4. Abstract

    The phenomenon of non-reciprocal critical current in a Josephson device, termed the Josephson diode effect, has garnered much recent interest. Realization of the diode effect requires inversion symmetry breaking, typically obtained by spin-orbit interactions. Here we report observation of the Josephson diode effect in a three-terminal Josephson device based upon an InAs quantum well two-dimensional electron gas proximitized by an epitaxial aluminum superconducting layer. We demonstrate that the diode efficiency in our devices can be tuned by a small out-of-plane magnetic field or by electrostatic gating. We show that the Josephson diode effect in these devices is a consequence of the artificial realization of a current-phase relation that contains higher harmonics. We also show nonlinear DC intermodulation and simultaneous two-signal rectification, enabled by the multi-terminal nature of the devices. Furthermore, we show that the diode effect is an inherent property of multi-terminal Josephson devices, establishing an immediately scalable approach by which potential applications of the Josephson diode effect can be realized, agnostic to the underlying material platform. These Josephson devices may also serve as gate-tunable building blocks in designing topologically protected qubits.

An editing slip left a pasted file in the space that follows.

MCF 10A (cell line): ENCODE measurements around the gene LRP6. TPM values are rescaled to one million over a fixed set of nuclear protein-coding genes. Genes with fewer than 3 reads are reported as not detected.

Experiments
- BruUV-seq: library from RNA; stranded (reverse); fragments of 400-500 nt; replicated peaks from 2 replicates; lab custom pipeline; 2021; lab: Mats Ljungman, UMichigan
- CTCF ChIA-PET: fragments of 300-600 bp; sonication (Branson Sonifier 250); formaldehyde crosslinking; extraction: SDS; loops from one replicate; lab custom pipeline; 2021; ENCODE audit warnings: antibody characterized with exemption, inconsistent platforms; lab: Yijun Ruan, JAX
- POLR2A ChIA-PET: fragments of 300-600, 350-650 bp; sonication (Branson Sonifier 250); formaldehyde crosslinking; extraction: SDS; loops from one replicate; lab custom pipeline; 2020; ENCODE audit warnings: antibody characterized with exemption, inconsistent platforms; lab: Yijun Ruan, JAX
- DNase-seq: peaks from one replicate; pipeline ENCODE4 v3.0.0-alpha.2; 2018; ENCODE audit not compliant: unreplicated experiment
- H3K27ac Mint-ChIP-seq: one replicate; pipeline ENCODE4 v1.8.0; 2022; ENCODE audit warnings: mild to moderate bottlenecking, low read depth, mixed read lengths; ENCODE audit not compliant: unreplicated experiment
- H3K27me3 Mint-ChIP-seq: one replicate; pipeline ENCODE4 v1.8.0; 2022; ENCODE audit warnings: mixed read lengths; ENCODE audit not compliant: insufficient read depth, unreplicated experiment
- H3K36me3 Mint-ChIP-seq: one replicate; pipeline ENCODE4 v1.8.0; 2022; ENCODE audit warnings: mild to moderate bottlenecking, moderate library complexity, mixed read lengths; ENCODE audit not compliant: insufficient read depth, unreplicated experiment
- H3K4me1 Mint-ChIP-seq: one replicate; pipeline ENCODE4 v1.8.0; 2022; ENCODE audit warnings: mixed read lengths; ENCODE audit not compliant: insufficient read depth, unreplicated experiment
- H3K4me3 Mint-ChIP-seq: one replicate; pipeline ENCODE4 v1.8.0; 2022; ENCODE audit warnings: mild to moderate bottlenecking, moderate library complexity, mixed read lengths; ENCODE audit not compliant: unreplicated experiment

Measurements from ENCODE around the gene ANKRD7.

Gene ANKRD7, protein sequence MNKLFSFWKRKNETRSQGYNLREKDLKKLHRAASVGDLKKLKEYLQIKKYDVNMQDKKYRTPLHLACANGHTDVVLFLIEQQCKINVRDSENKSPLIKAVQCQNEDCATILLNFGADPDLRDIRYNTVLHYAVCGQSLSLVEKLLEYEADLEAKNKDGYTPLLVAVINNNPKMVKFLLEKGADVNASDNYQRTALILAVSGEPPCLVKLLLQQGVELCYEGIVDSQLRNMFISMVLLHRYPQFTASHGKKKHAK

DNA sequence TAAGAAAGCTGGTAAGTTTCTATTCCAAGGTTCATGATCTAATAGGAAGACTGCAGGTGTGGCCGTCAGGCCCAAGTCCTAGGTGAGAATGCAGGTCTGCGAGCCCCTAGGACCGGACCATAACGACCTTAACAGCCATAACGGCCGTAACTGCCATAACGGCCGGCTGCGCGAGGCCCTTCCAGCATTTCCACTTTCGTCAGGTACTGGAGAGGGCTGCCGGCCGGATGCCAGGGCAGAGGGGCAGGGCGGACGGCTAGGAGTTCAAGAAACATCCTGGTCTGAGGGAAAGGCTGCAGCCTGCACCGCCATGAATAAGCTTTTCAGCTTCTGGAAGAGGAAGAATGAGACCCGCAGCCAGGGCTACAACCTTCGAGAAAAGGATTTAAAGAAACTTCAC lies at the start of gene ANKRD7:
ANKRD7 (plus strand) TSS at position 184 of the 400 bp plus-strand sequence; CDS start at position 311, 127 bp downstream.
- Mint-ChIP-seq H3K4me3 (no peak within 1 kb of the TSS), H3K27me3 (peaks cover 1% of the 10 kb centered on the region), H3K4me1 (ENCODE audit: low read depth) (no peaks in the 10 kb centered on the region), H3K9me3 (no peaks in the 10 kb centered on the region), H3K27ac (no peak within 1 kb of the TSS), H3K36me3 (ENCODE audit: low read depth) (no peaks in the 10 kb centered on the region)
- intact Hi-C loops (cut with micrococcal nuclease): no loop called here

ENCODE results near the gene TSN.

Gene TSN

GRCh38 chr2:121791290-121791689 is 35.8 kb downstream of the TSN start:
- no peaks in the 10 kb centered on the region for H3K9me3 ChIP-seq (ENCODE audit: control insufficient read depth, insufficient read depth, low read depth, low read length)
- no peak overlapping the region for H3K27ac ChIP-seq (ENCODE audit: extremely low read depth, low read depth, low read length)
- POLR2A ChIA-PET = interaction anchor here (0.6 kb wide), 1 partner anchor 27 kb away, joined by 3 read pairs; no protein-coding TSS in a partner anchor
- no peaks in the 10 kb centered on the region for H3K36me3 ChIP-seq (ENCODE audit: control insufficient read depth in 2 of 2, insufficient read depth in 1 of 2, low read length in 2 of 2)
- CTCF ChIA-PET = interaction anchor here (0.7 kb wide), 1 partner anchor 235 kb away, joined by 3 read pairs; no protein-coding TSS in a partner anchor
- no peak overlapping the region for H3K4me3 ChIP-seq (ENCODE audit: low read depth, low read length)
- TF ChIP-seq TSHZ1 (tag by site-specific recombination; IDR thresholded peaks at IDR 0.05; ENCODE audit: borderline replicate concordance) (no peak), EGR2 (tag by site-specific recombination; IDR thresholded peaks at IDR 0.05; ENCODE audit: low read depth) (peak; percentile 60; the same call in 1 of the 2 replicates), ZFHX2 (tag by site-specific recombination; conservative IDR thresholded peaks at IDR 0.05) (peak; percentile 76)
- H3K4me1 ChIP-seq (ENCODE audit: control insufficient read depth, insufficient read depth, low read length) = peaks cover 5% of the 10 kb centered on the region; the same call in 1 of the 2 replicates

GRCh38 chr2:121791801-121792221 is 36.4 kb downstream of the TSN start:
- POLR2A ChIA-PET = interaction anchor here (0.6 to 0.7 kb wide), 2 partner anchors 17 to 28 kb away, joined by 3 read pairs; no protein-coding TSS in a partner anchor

5. AlScN is attractive as a lattice-matched epitaxial barrier layer for incorporation in GaN high electron mobility transistors due to its large dielectric constant and polarization. The transport properties of polarization-induced two-dimensional (2D) electron gas of densities of [Formula: see text]/cm 2 formed at the AlScN–GaN interface is studied by Hall-effect measurements down to cryogenic temperatures. The 2D electron gas densities exhibit mobilities limited to ∼300 cm 2 /V s down to 10 K at AlScN/GaN heterojunctions. The insertion of a ∼2 nm AlN interlayer boosts the room temperature mobility by more than five times from ∼300 cm 2 /V s to [Formula: see text] cm 2 /V s, and the 10 K mobility by more than 20 times to ∼6980 cm 2 /V s at 10 K. These measurements provide guidelines to the limits of electron conductivities of these highly polar heterostructures.